Student ref makes the call
Finding any job when you are 13 years old is hard, so finding your dream job at that young age might seem impossible. But Sean Goralski, a soccer-mad teen from Massapequa Park, N.Y., has figured out how to have it all -- a job in "the beautiful game," a paycheck and even the right to bounce adults and kids out of his territory.
Goralski, who has played soccer since he was 3, is a youth ref in the Massapequa (N.Y.) Soccer Club referee program. Every weekend of the spring, fall and winter indoor seasons, he and 115 other kids aged 12 to 17 don their referee jerseys with the Long Island Junior Soccer League patch, pack up their whistles and flags and ref a couple of games for the Massapequa Soccer Club's intramural league. He gets paid from $10 to $17 per game to keep under-7 to under-16 girls and boys (and their coaches) in line during the match.
Goralski was merely a defensive player on a Massapequa travel team until last year, when he heard that kids his age could ref games.
"I thought it was a really cool idea, plus you get paid," Goralski says. He's in the eighth grade and a straight-A student and National Junior Honor Society member at the St. Rose of Lima school. He swims and practices archery when he's not on the pitch.
Goralski signed up for a nine-hour training course with the Long Island Soccer Referee Association to get his Grade 9 license to be the central ref for up to U-19 intramurals and an assistant referee for travel teams once he turns 14.
"I started during the winter indoor league," Goralski recalls. "In my first game I wasn't intimidated by the players -- they were 7-year-old girls -- but I was a little worried about the parents. Only the best teams play winter ball, and some of the parents can be a little crazy, so I didn't want to make any wrong moves."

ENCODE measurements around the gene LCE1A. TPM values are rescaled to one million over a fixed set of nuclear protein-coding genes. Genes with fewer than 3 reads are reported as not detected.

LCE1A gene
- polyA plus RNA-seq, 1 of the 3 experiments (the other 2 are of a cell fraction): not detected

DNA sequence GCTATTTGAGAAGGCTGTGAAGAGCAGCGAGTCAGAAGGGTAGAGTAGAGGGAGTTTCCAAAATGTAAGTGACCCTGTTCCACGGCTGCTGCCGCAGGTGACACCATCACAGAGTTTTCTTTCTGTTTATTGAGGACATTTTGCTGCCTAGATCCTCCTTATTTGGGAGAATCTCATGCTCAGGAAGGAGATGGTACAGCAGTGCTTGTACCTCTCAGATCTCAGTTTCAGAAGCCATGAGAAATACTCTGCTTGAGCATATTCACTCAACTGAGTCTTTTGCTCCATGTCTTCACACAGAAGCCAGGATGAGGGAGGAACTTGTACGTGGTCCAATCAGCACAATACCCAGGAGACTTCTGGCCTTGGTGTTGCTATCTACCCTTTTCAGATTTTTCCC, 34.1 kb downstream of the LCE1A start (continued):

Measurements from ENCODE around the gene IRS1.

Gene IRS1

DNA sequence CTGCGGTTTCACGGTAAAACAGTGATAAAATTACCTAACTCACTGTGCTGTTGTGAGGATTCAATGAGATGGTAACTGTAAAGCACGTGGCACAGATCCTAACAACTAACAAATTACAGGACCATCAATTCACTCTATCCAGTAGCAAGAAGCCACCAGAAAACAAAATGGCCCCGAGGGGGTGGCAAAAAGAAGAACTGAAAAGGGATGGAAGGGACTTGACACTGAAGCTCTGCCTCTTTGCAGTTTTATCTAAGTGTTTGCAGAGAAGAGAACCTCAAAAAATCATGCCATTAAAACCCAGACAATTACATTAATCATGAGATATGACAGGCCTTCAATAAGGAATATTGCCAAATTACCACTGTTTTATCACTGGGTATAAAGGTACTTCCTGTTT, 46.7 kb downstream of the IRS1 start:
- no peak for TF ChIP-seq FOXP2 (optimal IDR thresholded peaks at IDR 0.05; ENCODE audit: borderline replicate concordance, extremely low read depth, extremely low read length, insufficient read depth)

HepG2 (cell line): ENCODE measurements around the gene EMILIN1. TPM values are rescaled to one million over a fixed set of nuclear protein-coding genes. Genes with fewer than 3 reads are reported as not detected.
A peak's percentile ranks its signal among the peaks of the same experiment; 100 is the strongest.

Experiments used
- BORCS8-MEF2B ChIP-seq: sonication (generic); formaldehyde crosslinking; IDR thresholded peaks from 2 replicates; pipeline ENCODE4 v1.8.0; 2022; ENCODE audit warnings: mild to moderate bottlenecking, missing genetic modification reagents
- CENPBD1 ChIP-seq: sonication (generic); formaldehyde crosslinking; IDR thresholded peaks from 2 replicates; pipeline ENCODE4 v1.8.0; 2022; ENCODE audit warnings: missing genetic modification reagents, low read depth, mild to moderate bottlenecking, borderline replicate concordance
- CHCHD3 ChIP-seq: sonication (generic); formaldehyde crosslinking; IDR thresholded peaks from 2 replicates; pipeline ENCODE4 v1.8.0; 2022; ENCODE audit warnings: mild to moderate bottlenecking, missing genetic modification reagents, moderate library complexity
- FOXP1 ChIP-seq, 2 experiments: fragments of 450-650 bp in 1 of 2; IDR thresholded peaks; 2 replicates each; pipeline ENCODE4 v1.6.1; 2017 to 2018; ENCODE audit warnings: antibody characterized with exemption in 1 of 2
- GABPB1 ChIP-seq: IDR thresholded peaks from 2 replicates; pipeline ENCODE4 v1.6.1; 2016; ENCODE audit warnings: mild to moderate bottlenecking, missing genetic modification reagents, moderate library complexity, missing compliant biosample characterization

Fortunately, he did just fine and has been reffing ever since. So far, he's handed out only one card, a yellow to an 8-year-old who handled the ball on the goal line. But it's not always smooth sailing when you're a teenager and adult coaches get hot under the collar.
"They are adults, and you have to give them a certain amount of respect," Goralski said. "When they get to be too much, you have to say in a firm voice, 'Coach, that's enough' and just walk away. Sometimes you have to say, 'Coach, if I hear anymore, I will card you,' but you really don't say any more than that. You don't raise your voice and you can't get angry; that would be unprofessional. You have to maintain professional composure throughout the game."
The Massapequa organization stands behind its youth refs, according to Richard Baroniunas, head coordinator of the program.
"We have probably four or five incidents a season," he said. "We have zero tolerance for that; refs are allowed to send off a coach, which terminates the game. Then the ref sends a report, and we decide what action to take against the coach."
Goralski said that being a ref has brought up his game as a player.
"I know the rules better, especially the offsides rule, which can be confusing," he said. "I also know the boundaries. As a defender, I now know better how to tackle legally."
Speaking of legal wrangling, Goralski has a message for players who think they can change a ref's call by swarming him or her and shouting.
"Saying anything to the ref really won't get you anything but trouble," he said. "No matter what you say, you can't change the ref's opinion. He's going to stick by his call, even if it's wrong. It's not going to help you to say anything."
For now, Goralski is happy to ref in the intramural league, but he's looking forward to being old enough to preside over more travel games. Who knows? Maybe one day we'll see him blowing the whistle at the nationals or even higher-level tournaments. Being a player is not the only way to be on the pitch at a World Cup.
Natalia de Cuba Romero is a freelance writer in New York.
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